I feel like I can't talk about a book after a certain point. Not across the board, of course. I'll still rave about the ones I love - and rant about the ones I don't - forever. BUT when it comes to reviews and procrastinating, there comes a point where I feel like I can't review it even more, that I won't remember it or everything I wanted to say, even if I do actually remember the book pretty well. I feel like I have to read it again, or I'm somehow not being honest? And once I've missed my chance... It's like the book is freaking Brigadoon, and once it's "gone" it won't be back for 100 years...
[Case in point: I have drafts in my post editor from last OCTOBER that are basically 90% there - I was busy, so I made copious notes on the books in question, so I could just link it all together in a review quickly when I had a chance - and then I never finished them (though they each got their vlog wrap-up reviews). Is it too late to review something from last Fall? O_O]

I don't really edit. Hell, maybe you  can tell. Lord knows, I do catch typos down the road. But I don't just mean surface editing - I mean, I'm not someone that sits down with an outline, or has to organize my thoughts - what you see in a review is how it comes out of my head, with very minor alterations. This is part of why I procrastinate, and feel I can't force it - I dwell on things and think them over for awhile, but once I'm ready, I'm ready. It's there, and I go for it.
Now, this may not be significant to you, but as someone who worked for YEARS as a college essay writing tutor, I shudder to tell you this. I know the benefits of an outline, and I know that people generally need some form of structure, whether they like to admit it or not.I taught the damn things, I know how invaluable they are. And I also know that blogging is generally much more informal, though I take a slightly essayist approach. But I have always loathed outlines. And mapping. And f*cking clusters. I just can't work that way, it seems like mess and wasted effort, and GAH I JUST WANT TO WRITE ALREADY, STOP IT WITH YOUR BUBBLES AND BULLET POINTS!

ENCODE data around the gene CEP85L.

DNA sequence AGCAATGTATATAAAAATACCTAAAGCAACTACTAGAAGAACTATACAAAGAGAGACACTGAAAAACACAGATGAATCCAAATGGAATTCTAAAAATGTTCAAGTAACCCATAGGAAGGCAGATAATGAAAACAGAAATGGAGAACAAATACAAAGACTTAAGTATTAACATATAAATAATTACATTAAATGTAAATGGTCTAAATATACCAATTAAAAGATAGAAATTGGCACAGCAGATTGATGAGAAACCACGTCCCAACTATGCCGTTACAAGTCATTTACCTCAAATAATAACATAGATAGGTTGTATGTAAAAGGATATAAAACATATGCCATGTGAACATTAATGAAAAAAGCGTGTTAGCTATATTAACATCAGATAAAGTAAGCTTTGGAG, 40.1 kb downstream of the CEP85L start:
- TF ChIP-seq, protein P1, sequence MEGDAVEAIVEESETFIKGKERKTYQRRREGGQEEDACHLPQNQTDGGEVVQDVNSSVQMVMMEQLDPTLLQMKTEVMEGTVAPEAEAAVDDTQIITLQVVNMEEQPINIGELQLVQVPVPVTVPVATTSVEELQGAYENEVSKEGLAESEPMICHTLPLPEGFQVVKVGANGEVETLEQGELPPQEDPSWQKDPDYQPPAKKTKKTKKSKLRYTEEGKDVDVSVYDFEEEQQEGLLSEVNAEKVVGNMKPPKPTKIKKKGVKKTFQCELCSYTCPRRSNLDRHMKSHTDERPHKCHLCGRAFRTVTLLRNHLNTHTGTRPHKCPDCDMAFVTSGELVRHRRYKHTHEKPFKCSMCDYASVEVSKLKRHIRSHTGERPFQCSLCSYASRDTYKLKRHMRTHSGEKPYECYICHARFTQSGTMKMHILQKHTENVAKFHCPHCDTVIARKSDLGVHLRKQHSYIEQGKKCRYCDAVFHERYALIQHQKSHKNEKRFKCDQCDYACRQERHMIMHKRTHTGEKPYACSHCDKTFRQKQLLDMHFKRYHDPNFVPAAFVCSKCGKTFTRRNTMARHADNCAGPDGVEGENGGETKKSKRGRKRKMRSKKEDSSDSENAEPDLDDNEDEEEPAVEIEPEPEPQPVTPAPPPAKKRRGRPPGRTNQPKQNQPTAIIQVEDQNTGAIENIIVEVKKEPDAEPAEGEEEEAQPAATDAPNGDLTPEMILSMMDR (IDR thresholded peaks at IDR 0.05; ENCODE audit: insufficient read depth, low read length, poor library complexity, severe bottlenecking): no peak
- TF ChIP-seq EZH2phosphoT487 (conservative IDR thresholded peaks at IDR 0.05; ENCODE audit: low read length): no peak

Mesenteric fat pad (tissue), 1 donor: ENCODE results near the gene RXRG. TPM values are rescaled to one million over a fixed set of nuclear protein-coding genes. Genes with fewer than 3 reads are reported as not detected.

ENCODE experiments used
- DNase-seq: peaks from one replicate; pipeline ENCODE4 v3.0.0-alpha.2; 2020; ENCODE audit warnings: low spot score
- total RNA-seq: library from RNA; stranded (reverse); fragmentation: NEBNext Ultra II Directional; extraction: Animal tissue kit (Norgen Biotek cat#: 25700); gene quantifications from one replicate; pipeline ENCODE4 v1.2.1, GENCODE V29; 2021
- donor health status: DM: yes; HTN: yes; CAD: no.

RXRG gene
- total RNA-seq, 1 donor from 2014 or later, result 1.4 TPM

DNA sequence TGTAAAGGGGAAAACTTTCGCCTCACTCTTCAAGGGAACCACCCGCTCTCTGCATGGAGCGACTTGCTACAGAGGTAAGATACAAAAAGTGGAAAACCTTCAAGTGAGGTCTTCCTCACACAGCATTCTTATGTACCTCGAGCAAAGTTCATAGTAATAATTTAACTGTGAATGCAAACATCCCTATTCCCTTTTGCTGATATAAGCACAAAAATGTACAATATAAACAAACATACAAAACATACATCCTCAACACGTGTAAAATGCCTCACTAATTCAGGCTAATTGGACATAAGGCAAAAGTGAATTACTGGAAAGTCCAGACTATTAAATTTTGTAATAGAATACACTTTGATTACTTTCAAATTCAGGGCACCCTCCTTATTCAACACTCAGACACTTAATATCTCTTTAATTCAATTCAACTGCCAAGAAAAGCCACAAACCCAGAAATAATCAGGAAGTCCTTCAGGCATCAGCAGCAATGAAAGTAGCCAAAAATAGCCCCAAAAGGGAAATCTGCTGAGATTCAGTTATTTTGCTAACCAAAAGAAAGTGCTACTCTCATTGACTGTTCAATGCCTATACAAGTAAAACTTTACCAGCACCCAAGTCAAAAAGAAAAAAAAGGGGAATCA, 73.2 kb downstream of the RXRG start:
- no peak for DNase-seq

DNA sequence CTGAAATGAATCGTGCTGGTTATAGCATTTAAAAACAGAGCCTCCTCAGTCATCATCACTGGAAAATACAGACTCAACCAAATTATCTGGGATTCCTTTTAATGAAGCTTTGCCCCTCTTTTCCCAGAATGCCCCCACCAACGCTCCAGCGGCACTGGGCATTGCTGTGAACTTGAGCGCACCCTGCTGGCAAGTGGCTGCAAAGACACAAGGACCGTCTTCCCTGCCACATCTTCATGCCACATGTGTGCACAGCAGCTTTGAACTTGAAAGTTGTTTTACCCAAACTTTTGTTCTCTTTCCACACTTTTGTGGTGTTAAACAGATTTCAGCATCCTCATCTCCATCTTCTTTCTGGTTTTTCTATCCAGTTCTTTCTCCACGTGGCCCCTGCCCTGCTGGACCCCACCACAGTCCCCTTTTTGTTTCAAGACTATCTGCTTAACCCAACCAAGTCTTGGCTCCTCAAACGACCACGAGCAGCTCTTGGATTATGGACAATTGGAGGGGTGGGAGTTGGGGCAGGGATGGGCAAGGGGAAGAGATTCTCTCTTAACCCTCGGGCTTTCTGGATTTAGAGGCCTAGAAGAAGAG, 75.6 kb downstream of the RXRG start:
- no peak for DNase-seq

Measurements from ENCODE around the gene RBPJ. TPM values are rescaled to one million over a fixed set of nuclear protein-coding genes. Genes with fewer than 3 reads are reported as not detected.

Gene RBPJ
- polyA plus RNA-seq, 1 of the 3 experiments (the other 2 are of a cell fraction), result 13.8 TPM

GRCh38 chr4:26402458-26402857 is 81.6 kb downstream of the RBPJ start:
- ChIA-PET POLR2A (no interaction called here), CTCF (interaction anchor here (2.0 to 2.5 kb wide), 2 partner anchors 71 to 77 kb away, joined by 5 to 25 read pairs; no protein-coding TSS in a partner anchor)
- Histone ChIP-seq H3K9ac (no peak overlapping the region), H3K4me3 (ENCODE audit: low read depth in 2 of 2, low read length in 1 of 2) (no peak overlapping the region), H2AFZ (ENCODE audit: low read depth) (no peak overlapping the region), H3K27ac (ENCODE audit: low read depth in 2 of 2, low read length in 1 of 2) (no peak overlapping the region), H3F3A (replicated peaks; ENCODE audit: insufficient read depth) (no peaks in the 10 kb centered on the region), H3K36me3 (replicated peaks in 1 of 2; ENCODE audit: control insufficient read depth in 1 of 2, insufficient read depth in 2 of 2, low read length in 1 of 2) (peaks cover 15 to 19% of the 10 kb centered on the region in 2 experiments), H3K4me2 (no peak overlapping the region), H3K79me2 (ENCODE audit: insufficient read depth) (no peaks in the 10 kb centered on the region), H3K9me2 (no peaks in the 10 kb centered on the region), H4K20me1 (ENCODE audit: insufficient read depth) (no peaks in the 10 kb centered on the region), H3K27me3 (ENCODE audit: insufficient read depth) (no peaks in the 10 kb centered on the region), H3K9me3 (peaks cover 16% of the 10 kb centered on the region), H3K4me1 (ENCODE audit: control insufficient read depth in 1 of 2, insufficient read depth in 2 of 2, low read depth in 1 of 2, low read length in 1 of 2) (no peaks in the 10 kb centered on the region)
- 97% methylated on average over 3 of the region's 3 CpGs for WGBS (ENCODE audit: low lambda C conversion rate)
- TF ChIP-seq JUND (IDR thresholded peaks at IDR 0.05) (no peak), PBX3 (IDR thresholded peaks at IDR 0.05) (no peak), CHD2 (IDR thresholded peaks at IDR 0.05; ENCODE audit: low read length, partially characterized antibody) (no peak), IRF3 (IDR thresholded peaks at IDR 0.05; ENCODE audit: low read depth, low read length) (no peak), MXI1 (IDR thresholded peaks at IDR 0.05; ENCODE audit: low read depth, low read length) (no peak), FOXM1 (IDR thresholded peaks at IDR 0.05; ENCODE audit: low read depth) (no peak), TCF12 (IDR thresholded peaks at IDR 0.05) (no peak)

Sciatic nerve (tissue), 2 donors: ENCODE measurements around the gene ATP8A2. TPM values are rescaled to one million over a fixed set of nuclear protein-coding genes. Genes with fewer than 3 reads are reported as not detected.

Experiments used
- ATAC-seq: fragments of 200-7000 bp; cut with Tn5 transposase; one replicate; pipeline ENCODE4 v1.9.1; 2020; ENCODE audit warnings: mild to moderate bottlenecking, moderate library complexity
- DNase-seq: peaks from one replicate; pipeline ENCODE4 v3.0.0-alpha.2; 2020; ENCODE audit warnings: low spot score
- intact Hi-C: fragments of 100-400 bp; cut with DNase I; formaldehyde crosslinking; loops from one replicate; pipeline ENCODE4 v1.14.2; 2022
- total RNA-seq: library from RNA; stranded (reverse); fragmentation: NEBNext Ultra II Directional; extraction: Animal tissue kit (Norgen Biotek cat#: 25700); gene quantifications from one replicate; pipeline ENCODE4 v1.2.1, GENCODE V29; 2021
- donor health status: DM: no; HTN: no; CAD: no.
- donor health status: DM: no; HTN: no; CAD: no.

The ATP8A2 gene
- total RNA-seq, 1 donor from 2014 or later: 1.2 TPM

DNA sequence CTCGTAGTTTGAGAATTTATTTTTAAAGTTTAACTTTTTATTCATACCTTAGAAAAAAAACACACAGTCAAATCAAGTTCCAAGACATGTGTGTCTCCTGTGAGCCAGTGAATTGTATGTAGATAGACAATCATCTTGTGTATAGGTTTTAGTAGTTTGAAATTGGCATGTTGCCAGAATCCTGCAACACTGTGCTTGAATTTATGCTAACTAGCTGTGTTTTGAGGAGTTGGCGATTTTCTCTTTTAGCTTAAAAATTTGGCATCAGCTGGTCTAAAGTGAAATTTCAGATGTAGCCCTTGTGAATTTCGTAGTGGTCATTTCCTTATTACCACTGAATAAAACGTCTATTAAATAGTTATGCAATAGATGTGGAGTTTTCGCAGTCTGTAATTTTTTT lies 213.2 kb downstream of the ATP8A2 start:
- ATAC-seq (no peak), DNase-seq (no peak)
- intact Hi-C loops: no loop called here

You know?
Was that too much? 'Cause that's what happened in my head every time a teacher mentioned outlining and crap. Brainstorming, I REBUKE THEE. (Except free-writing.)

Whatever, what all this means, is that basically whatever you see in a blog post is basically how my mind works. This is what the insides of my head look like.
Chew on that for a second.

But I do like notes though. And lists. Mostly I just like paper, and need an excuse to use it. (Paper and pen, for the win.)